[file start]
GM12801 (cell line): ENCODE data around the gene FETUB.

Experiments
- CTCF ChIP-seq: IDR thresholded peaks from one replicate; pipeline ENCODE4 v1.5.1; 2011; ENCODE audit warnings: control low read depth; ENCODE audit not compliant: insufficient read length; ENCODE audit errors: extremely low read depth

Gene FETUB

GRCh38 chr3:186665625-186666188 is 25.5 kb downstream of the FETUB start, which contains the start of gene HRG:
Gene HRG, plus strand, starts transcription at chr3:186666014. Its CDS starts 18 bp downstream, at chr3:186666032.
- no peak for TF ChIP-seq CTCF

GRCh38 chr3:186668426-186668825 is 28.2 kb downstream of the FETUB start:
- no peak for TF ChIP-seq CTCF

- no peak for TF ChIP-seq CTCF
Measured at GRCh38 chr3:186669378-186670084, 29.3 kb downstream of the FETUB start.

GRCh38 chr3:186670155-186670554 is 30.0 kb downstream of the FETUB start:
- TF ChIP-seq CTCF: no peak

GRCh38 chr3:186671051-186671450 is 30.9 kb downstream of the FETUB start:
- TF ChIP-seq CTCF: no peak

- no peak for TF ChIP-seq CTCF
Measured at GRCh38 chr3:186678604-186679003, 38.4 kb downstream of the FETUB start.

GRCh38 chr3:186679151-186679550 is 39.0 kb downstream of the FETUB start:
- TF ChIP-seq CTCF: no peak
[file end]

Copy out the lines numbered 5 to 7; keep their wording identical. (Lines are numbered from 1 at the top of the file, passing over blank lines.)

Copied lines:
GRCh38 chr3:186665625-186666188 is 25.5 kb downstream of the FETUB start, which contains the start of gene HRG:
Gene HRG, plus strand, starts transcription at chr3:186666014. Its CDS starts 18 bp downstream, at chr3:186666032.
- no peak for TF ChIP-seq CTCF